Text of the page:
As you chart your course through Digital Writing Month, scale up your digital writing chops, raise the bar, and tackle the task of creating an infographic. Make an infographic that is a visual representation of some data points of your life … whether it be at your educational institution, the activities of your typical day, or something interesting discovered elsewhere.

What would that look like in visual form?

We hope you will share out your work across the various Digital Writing Month spaces that you inhabit. That could be right here at the Digital Writing Month blog; at your own blog or writing space; on Twitter with the #digiwrimo hashtag; in the DiGiWriMo Google Plus Community; at the DiGiWriMo Facebook page; or wherever you find yourself writing digitally.

 

Dust to Digits: Writing Our Stories Through Family Photographs

By Michelle Pacansky-Brock: Michelle, partners with her team at CSU Channel Islands to explore the impact of connected and humanized online and blended learning environments. Also known as @brocansky and the VoiceThread Goddess, Michelle is also currently working on the second edition of her book, Best Practices for Teaching with Emerging Technologies.

Great Grandmother

Image from by Michelle Pacansky-Brock

 

Each photograph is read as the private appearance of its referent: the age of Photography corresponds rather precisely to the explosion of the private into the public, or rather into the creation of new social value, which is the publicity of the private: the private is consumed as such, publicly.”  – Roland Barthes, Camera Lucida, p. 98

When I was a little girl, my mother often shared her old family photographs with me. The photographs were stored in a tin trunk under my parents’ bed. Kneeling on the floor, pulling out that trunk, cracking it open, and unleashing the musty scent contained inside became our ritual for initiating our travel through time. My mom, a first-generation born American who was born to two German immigrants, would share stories about her family members.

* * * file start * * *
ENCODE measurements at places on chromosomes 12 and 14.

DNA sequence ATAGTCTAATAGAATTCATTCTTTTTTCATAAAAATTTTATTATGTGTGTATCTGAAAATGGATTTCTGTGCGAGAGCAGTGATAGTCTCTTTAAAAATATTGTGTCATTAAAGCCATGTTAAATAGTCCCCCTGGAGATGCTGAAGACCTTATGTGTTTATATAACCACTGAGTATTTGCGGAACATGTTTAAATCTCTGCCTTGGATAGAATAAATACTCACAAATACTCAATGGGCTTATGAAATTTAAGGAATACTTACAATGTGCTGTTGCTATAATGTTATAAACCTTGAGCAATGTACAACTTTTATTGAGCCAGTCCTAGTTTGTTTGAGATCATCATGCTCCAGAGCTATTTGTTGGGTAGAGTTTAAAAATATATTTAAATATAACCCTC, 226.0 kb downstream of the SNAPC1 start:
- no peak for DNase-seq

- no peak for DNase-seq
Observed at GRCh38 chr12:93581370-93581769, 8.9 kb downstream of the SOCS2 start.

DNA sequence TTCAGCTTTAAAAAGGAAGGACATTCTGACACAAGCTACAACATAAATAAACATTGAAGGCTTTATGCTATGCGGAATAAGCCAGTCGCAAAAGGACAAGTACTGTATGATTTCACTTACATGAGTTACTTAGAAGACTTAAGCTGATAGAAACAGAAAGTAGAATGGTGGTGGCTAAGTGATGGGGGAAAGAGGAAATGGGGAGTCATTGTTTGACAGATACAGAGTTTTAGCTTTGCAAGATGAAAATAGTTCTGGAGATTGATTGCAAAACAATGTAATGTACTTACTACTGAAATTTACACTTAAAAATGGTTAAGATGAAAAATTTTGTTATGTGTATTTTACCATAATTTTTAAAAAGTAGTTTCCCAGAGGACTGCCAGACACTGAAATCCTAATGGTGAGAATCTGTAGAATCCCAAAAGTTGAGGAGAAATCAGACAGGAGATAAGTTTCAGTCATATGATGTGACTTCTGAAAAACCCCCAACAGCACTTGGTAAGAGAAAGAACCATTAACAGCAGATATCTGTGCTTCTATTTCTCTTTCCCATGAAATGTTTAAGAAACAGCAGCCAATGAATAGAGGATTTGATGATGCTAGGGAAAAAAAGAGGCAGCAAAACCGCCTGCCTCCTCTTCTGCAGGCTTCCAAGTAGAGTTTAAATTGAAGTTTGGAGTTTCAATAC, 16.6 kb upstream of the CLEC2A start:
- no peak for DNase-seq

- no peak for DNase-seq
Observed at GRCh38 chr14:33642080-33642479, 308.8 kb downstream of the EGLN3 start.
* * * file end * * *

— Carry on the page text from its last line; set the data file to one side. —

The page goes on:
Photographs were especially important to my mom, as she experienced the tragic loss of her sister and only sibling at the age of 39 and the sudden passing of her mother just two years later. Looking at and sharing stories about the images imprinted on the old torn piece of paper was — and still is — her way of visiting her loved ones. There was a palpable connection between my mom and the time and space of the fading figures portrayed in the images, it was as if the photographs had a magical ability to collapse time for her.

We repeated this tradition numerous times throughout my childhood, often with my two sisters. I also ventured into the tin box on my own sometimes, gazing into the fading eyes of relatives who I had never met. Over time, the photographs became familiar to me; yet, there was one that I secretly treasured more than the others. It was a small, sepia-toned image printed on cardstock (known as a carte de visite). It measured about 2” by 3”. The corners were torn and the surface of the image was heavily scratched. On the back, my mother had written the name of my maternal great grandmother in pen, but aside from that there were no identifying marks on the print.

Despite the ambiguity of the photograph’s context, this image resonated with me. “You are my great grandmother,” I used to think to myself, as if she were there in the room with me. My great grandmother lived in Germany until the age of 99 and passed away when I was quite young. I never met her. I would scour the surface of that image with my eyes, in a desperate quest to know her. I wanted so much to find that “something” that would transport me from the floor of my parents’ bedroom to that moment she stood in front of the camera’s lens.